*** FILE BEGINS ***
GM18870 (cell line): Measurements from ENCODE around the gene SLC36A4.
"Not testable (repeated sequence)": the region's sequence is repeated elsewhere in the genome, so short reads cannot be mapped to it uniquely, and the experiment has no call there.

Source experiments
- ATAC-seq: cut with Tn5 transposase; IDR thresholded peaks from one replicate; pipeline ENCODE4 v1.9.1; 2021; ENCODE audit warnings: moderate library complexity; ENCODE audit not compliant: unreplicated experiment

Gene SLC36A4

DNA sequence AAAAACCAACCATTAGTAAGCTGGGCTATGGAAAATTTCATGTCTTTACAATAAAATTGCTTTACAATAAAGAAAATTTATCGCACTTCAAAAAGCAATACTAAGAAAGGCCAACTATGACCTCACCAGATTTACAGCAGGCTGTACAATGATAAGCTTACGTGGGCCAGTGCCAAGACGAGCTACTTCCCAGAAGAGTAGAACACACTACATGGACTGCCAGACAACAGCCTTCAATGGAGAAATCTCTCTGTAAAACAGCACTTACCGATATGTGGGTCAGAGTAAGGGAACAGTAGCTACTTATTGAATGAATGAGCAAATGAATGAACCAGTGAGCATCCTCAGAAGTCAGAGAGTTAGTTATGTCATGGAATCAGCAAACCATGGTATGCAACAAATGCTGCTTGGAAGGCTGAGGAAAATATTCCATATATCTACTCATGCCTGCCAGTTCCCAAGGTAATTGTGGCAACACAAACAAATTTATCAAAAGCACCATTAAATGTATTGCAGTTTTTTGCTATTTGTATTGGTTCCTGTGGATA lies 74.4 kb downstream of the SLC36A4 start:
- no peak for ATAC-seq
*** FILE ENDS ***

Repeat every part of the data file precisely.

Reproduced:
GM18870 (cell line): Measurements from ENCODE around the gene SLC36A4.
"Not testable (repeated sequence)": the region's sequence is repeated elsewhere in the genome, so short reads cannot be mapped to it uniquely, and the experiment has no call there.

Source experiments
- ATAC-seq: cut with Tn5 transposase; IDR thresholded peaks from one replicate; pipeline ENCODE4 v1.9.1; 2021; ENCODE audit warnings: moderate library complexity; ENCODE audit not compliant: unreplicated experiment

Gene SLC36A4

DNA sequence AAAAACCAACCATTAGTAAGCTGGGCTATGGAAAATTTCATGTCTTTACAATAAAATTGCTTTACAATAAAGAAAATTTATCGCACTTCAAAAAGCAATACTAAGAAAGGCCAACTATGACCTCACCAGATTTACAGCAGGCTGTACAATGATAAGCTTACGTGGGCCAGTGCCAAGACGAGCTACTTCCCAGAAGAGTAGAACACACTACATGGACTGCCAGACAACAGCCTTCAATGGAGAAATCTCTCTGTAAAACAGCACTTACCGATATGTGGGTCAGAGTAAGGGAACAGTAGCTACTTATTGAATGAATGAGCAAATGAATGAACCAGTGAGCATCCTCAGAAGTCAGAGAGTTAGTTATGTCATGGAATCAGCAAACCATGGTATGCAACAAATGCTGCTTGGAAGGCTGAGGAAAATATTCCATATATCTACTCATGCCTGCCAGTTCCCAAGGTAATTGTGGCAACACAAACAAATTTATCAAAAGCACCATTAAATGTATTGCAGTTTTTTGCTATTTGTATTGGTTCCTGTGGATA lies 74.4 kb downstream of the SLC36A4 start:
- no peak for ATAC-seq